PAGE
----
Today's installation is this:
What's in a Layout?
In the original entry, I mentioned page layout as something that both users and search engines will either thank you or shun you for. I think you know what I'm talking about: when you are searching Google for something important--a location, a recipe, a definition, a product-- you don't want to end up on a site with tons of graphics, contrasting colors, long, run-on paragraphs and no discernible beginning or end. You want to find your information where you expect to find it and in a format that suits your needs.
This is where layout comes in.
It starts with the design process: making sure that your site's overall layout is simple enough for users to scan, click and get what they want. This includes making sure that the navigation of your site makes sense and is very visible. It also includes the placement of images on a page (images should tell a story, not be the whole story), as well as other elements.
After the original design of your website, content layout (if you are working with a content management system, which we highly recommend) is up to you. Content layout includes text, bullet points, lists, links, headlines, video and images within a page's changeable content area.
Some winning layout tips for content:
- Make sure to use headlines and sub-headers. This splits your content into subcategories of content and allows your user to scan and locate the information that they want very quickly. For example, perhaps the user on your location incentives page is looking for Enterprise Zones. If so, and if you have a subheader that reads "Enterprise Zones" and is followed by information about these zones, you've just simplified the user's search, making both the user and the search engine (remember, helping one helps the other) happy.
- Images should help tell your story. Make sure, when using imagery, that it doesn't take over your content area and that your readable content doesn't get lost around it. Images and text should work together to lead the reader to the conclusion of their question or search.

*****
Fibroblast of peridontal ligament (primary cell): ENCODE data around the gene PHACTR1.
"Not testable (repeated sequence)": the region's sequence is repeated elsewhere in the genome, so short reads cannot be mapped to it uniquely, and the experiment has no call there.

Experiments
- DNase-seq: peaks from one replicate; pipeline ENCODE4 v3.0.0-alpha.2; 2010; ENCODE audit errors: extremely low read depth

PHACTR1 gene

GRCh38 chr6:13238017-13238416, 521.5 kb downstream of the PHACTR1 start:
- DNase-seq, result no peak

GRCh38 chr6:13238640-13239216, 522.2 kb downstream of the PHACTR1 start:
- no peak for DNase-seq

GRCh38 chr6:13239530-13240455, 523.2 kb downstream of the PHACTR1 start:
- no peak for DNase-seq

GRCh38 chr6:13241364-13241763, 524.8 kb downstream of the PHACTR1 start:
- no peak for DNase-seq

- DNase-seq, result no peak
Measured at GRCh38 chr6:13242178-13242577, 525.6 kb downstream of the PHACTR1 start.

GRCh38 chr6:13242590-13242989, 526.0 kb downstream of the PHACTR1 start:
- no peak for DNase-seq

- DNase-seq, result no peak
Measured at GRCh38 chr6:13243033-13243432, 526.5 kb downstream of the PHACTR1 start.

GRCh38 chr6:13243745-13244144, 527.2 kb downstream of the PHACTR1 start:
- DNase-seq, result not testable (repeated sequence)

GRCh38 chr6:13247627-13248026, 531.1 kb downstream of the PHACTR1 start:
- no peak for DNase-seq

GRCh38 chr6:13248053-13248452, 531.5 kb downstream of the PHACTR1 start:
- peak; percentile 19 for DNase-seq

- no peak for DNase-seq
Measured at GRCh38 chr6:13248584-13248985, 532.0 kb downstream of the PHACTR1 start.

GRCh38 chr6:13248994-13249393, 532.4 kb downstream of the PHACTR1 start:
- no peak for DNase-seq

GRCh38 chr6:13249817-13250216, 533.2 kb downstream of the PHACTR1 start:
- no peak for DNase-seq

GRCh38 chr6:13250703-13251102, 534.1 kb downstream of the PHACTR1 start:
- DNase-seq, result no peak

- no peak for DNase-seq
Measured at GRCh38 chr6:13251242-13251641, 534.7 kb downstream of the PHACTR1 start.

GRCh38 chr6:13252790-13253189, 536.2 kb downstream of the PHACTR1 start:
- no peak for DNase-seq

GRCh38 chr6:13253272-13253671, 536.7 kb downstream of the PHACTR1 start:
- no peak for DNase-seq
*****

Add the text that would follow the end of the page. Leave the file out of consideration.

- Use your sidebar. Make sure, when someone is developing your website, that you have the ability to add a sidebar. This layout tool allows you to offer snippets, links and other shortened forms of information for your users. Every sidebar is going to be a bit different, depending on your goals. For a couple well-used sidebar examples, visit Indy Partnership (we built a video sidebar for their site, allowing users to actively watch video in the sidebar, as well as clicking on the links or reading the short captions they've included) and Greater Phoenix (in addition to having pages with great downloads and links, GPEC uses their sidebar, where appropriate, to highlight testimonials).
- Combine creativity and innovation with clarity. Use the latest tools available to you (embed a video on your site, get an image gallery, add searchable maps, integrate social media and blogs), but make sure to do so in a way that is simple for your users. Too often we see websites trying to do too much on a page, use too much new technology or set things up in a way that isn't intuitive. If you aren't sure if a user will "get it" - test your ideas on people who weren't involved in their conception. If the intern and the CEO can't figure out how to use your interactive maps, rethink the setup, rethink the instructions or rethink what else is on the page.
Most of all, make sure that your layout is being coddled and watched by someone who understands your audience. And watch your statistics, which can show you which links are being clicked and, even, with the right program, which downloads are being downloaded, how many times your video was viewed and/or which properties were searched on your searchable maps.